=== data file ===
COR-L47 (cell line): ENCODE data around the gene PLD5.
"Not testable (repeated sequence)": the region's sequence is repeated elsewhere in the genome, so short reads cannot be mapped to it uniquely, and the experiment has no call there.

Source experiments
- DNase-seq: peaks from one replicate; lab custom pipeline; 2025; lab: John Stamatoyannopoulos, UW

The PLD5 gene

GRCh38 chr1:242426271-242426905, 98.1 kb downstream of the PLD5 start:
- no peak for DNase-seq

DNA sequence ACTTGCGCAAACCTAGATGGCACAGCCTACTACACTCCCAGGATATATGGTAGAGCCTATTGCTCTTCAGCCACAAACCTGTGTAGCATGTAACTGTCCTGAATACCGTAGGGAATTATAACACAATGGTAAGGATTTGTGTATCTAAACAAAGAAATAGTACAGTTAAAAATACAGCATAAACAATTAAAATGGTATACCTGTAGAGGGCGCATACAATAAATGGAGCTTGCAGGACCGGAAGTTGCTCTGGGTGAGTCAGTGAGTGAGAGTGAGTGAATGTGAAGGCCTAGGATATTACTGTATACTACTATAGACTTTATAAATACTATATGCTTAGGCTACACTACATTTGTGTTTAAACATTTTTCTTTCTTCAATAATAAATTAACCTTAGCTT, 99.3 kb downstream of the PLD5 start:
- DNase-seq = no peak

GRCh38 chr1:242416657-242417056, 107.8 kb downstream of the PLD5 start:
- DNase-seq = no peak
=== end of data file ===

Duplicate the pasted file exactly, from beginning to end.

COR-L47 (cell line): ENCODE data around the gene PLD5.
"Not testable (repeated sequence)": the region's sequence is repeated elsewhere in the genome, so short reads cannot be mapped to it uniquely, and the experiment has no call there.

Source experiments
- DNase-seq: peaks from one replicate; lab custom pipeline; 2025; lab: John Stamatoyannopoulos, UW

The PLD5 gene

GRCh38 chr1:242426271-242426905, 98.1 kb downstream of the PLD5 start:
- no peak for DNase-seq

DNA sequence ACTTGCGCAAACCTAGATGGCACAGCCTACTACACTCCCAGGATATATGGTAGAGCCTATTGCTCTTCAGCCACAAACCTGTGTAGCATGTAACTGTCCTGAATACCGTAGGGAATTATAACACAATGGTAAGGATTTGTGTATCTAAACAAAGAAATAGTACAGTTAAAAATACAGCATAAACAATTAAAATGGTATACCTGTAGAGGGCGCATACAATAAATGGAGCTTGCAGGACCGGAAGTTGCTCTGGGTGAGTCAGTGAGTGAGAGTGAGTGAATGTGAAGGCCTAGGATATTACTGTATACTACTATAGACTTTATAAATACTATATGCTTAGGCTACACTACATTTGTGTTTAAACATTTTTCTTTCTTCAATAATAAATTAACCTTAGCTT, 99.3 kb downstream of the PLD5 start:
- DNase-seq = no peak

GRCh38 chr1:242416657-242417056, 107.8 kb downstream of the PLD5 start:
- DNase-seq = no peak